Dr. Robson on the Application of Precision Medicine in Breast Cancer

Partner | Cancer Centers | <b>Memorial Sloan Kettering Cancer Center </b>

Mark E. Robson, MD, chief, Breast Medicine Service, Memorial Sloan Kettering Cancer Center, discusses the application of precision medicine in breast cancer.

Mark E. Robson, MD, chief, Breast Medicine Service, Memorial Sloan Kettering Cancer Center, discusses the application of precision medicine in breast cancer.

Ideally, every treatment should be grounded in precision medicine, says Robson. Currently, precision medicine is understood through a patient’s genomic profile. In breast cancer, that understanding has led to tailored treatment for patients with homologous recombination deficiencies and PI3K mutations, adds Robson.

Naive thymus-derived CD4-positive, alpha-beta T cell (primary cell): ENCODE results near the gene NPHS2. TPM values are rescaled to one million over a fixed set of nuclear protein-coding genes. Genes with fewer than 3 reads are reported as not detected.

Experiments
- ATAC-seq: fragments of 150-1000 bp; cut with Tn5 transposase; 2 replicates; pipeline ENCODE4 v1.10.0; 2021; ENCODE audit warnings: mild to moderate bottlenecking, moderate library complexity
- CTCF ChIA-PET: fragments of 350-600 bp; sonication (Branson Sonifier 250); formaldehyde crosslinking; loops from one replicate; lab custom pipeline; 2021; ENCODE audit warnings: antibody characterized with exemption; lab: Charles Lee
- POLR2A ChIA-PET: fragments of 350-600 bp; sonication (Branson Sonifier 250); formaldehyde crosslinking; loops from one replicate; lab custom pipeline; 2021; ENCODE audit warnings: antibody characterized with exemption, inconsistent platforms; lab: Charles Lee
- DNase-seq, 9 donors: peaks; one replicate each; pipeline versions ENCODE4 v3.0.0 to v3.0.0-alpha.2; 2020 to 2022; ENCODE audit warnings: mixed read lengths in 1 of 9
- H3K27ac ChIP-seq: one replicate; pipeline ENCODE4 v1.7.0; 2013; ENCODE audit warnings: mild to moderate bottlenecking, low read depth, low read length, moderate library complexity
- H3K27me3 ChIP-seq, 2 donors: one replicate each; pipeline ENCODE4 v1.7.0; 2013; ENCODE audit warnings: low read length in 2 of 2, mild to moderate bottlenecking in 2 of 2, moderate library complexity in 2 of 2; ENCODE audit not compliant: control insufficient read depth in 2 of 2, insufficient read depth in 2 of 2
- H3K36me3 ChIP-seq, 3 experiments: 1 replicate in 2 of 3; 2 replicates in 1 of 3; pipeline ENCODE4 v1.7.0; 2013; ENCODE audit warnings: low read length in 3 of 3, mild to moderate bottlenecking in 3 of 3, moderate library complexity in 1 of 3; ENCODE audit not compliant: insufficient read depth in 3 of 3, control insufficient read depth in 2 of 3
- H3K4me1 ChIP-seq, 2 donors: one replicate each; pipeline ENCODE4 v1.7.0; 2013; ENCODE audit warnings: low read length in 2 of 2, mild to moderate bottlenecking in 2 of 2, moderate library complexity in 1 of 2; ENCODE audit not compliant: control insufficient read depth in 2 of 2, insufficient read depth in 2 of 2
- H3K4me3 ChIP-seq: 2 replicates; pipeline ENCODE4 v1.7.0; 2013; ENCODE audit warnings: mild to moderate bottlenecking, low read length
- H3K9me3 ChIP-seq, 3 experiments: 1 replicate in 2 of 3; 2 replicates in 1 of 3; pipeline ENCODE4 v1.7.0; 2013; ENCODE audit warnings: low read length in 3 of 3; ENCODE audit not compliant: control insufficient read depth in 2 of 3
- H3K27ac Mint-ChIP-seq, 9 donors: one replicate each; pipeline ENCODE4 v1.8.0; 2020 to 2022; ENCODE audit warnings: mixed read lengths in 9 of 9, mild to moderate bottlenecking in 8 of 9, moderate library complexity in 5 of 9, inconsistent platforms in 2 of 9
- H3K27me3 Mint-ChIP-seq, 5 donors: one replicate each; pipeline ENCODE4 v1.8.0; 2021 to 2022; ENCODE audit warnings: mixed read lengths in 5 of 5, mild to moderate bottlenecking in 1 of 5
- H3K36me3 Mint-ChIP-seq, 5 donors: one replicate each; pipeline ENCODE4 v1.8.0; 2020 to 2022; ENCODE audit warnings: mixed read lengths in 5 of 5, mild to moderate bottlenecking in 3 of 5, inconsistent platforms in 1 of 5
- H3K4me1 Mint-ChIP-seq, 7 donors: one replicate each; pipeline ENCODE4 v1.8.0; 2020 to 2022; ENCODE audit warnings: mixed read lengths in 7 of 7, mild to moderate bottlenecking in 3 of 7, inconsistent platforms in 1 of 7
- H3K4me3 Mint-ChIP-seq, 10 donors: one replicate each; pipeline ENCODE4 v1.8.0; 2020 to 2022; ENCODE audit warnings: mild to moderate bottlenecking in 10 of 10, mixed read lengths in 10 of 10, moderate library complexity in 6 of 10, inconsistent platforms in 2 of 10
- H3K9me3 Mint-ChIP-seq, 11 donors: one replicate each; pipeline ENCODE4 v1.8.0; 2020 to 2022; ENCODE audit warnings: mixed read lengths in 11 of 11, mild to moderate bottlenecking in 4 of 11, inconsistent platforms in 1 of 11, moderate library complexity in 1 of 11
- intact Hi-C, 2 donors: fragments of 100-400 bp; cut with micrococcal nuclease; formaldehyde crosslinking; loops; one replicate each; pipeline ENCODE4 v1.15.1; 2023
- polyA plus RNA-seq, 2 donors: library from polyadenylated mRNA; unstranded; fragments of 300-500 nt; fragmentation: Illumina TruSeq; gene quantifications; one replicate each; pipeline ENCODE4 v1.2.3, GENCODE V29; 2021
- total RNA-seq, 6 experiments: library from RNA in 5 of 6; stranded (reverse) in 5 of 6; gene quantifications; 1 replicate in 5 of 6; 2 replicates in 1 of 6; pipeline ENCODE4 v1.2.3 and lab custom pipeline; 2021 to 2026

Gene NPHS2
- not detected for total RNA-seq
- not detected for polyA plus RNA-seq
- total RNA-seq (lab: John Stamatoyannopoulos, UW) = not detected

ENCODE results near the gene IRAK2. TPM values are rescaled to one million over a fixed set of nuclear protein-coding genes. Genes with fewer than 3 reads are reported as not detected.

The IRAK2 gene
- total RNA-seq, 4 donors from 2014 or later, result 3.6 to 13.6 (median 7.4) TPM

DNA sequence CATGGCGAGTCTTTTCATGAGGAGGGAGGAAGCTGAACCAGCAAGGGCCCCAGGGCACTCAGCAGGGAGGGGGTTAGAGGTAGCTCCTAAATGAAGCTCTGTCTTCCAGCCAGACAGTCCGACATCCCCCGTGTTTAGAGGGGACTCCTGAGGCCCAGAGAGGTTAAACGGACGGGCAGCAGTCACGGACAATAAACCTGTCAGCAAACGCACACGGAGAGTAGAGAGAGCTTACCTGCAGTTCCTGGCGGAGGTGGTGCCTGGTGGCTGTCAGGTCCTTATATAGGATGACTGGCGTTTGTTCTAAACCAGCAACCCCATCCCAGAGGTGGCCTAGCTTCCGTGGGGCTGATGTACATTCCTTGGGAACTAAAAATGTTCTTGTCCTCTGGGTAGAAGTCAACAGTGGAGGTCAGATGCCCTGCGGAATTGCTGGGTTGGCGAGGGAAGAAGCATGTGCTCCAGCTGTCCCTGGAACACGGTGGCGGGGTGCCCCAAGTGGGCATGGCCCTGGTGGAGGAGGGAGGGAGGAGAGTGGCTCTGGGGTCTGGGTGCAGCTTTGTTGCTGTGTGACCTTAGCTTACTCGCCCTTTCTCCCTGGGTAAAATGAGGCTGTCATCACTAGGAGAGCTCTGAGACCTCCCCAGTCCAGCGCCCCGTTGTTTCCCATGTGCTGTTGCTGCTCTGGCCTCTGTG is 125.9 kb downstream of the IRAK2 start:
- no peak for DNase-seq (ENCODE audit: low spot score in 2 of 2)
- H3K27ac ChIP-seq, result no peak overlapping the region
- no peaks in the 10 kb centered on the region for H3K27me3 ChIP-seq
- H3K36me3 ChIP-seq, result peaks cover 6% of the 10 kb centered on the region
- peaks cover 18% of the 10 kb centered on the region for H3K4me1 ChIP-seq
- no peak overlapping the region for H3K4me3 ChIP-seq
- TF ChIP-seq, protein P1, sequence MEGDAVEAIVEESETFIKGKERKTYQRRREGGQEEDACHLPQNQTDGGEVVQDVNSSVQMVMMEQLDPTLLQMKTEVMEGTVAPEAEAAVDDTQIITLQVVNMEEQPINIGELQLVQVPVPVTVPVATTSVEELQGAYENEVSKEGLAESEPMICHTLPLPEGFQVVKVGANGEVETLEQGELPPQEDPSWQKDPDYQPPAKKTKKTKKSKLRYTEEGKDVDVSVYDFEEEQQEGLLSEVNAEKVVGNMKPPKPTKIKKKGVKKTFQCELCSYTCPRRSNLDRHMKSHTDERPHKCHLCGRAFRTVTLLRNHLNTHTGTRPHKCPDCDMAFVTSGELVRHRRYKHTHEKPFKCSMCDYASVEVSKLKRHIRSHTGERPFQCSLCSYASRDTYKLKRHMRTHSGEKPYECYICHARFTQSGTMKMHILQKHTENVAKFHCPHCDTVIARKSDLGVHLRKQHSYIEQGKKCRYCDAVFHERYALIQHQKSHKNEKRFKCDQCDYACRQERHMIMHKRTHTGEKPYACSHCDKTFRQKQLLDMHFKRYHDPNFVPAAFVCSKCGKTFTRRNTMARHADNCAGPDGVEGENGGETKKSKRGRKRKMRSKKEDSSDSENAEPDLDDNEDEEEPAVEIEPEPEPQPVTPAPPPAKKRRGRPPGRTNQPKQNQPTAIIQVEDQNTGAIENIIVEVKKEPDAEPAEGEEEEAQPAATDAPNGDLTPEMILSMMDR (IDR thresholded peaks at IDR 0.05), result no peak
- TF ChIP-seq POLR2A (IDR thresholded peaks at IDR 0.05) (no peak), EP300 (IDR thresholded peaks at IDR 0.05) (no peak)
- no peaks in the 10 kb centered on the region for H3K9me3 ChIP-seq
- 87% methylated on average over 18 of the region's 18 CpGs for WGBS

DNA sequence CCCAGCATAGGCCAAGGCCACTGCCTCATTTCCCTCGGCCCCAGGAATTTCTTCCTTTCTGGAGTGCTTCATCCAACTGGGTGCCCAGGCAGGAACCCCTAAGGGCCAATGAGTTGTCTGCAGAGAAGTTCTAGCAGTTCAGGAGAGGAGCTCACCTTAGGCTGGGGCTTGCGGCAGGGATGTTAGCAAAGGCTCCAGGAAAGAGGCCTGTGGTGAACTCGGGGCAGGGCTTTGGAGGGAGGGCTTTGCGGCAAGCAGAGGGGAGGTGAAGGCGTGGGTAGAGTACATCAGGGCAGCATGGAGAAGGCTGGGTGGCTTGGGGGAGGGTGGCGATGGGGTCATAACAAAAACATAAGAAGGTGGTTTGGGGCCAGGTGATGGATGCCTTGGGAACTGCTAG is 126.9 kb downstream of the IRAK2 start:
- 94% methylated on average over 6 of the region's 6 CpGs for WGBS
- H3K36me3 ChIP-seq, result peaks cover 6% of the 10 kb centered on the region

For example, women and men who have germline BRCA1/2 mutations are known to derive benefit from PARP inhibitors. Additionally, patients who develop somatic PI3K mutations are likely to respond to the PI3K inhibitor alpelisib (Piqray). As such, it has become common practice to use genomic profiling to inform clinical decisions, particularly in the first-line metastatic setting, concludes Robson.